On the eve of Thanksgiving Day, I sit here and reflect on all of the things I am thankful for and how my favorite holiday came to pass. Well, that’s not *exactly* the truth. While I am sitting here, thinking about everything I am thankful for, the real reason I began to think about the origins of my favorite holiday was the rebroadcasting of a holiday classic (and a personal childhood favorite) “A Charlie Brown Thanksgiving”. While always adorable, there is a scene where the Peanuts gang sat around the table as Linus recalls the story of the Mayflower pilgrims leaving Plymouth, England and landing in America, in hopes of finding prosperity in a new land free from religious persecution. And in the current state of the world, that alone made me stop and pause on how much history does indeed repeat itself. Always the impressive history buff that he is, Linus goes into great detail about the 66-day voyage, the illnesses that plagued the surviving passengers, and how Squanto and the neighboring Abenaki & Wampanoag tribes took the pilgrims under their wing as they taught them how to grow corn, extract sap from maple trees, catch fish in rivers & avoid poisonous plants. And after the first successful pilgrim harvest, a celebration was had by all, thus creating what is to be believed to be the first thanksgiving.
Now, we all know that these neighborly gestures made by the Native Americans didn’t end in a happily ever after story. In fact, the result was the exact opposite of your typical heartwarming outpouring. But…the idea of neighborly interaction did not die with the first thanksgiving. In fact, if you watch old timey movies and television shows, there is always a lovely wife with a basket of baked goodies welcoming the new family on the block to the neighborhood. It’s was seen as a simple gesture to introduce themselves and make the new family feel welcome in their new surroundings. And in these cookie cutter stories, the family becomes a part of this little community and partakes in the typical activities the neighborhood had developed and lives happily in their new-found community.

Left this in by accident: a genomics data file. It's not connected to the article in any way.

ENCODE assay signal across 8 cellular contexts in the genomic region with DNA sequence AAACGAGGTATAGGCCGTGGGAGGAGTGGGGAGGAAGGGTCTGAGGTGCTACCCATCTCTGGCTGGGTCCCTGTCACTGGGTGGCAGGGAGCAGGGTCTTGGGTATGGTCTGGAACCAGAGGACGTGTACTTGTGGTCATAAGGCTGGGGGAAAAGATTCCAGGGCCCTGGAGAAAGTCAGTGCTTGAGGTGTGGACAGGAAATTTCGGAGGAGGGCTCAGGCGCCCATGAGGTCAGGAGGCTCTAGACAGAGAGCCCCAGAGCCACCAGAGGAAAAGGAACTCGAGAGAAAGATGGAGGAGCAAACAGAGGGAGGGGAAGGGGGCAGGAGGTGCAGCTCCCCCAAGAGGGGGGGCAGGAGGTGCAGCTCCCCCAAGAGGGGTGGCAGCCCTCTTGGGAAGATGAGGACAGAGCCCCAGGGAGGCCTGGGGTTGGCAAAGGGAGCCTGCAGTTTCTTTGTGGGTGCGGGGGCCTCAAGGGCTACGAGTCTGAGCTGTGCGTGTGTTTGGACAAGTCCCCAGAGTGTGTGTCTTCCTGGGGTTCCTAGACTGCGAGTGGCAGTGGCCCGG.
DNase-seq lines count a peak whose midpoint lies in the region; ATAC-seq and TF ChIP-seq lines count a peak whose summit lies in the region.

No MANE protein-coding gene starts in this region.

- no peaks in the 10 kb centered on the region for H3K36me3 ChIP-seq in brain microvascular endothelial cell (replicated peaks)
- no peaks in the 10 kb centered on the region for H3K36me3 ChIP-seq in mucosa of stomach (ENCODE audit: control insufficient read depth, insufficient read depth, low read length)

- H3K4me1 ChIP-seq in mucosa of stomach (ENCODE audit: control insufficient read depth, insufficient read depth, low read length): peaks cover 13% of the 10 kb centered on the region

And while there are still lots of these picture perfect neighborhoods still in existence, for the most part, it isn’t quite the episode of Happy Days we have all come to expect out of a move to a new home. Yes, there are still welcoming committees ready to welcome a new family into the neighborhood, but these committees have somewhat changed due to things like location, HOAs, and well…it’s a sign of the times. Nowadays it is the local businesses that are doing the welcoming, through various advertisements & special offers for the new neighbors, or the HOA itself with flyers about community events and the like. As a stranger to the area, these are always welcomed and necessary to transition smoothly. It is easy for a new arrival to get lost in the crowd and left feeling overwhelmed.
But does it have to be this way? Are the days of friendly neighborly gestures out of the question? Sure, these information packets are useful, but it doesn’t leave a heartwarming touch to their arrival. There are services that can handle a lovely “welcome to the neighborhood” gift, but it really shouldn’t have to be so impersonal. You’re the neighbor, you should make the time to do something special. After all, how often do you REALLY get new neighbors? So, utilize your strengths. If you love to cook, get in the kitchen and whip up a favorite recipe. If you’re handy, offer your help with something they may need as they begin to get settled in. If you’re crafty, construct a lovely housewarming gift. Break the proverbial ice. It doesn’t have to be extravagant, it just has to be heartfelt. Any gesture will surely be appreciated and you never know, you may end up with more in common than you realize.
So, love thy neighbor…you never know when you may run out of a cup of sugar.
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